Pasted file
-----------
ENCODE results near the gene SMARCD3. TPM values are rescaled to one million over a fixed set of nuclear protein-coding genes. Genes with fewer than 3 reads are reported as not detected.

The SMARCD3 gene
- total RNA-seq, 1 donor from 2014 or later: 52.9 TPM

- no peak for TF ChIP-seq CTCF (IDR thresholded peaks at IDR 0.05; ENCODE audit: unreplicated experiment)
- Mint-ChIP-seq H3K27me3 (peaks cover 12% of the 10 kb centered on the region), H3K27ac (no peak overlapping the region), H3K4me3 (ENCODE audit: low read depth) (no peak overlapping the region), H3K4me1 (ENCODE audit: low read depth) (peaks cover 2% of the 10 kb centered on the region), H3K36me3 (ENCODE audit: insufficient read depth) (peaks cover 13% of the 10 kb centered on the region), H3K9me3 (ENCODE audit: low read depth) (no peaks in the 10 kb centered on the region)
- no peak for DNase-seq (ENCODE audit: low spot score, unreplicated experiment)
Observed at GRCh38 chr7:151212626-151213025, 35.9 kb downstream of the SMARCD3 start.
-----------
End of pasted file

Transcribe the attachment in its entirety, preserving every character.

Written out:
ENCODE results near the gene SMARCD3. TPM values are rescaled to one million over a fixed set of nuclear protein-coding genes. Genes with fewer than 3 reads are reported as not detected.

The SMARCD3 gene
- total RNA-seq, 1 donor from 2014 or later: 52.9 TPM

- no peak for TF ChIP-seq CTCF (IDR thresholded peaks at IDR 0.05; ENCODE audit: unreplicated experiment)
- Mint-ChIP-seq H3K27me3 (peaks cover 12% of the 10 kb centered on the region), H3K27ac (no peak overlapping the region), H3K4me3 (ENCODE audit: low read depth) (no peak overlapping the region), H3K4me1 (ENCODE audit: low read depth) (peaks cover 2% of the 10 kb centered on the region), H3K36me3 (ENCODE audit: insufficient read depth) (peaks cover 13% of the 10 kb centered on the region), H3K9me3 (ENCODE audit: low read depth) (no peaks in the 10 kb centered on the region)
- no peak for DNase-seq (ENCODE audit: low spot score, unreplicated experiment)
Observed at GRCh38 chr7:151212626-151213025, 35.9 kb downstream of the SMARCD3 start.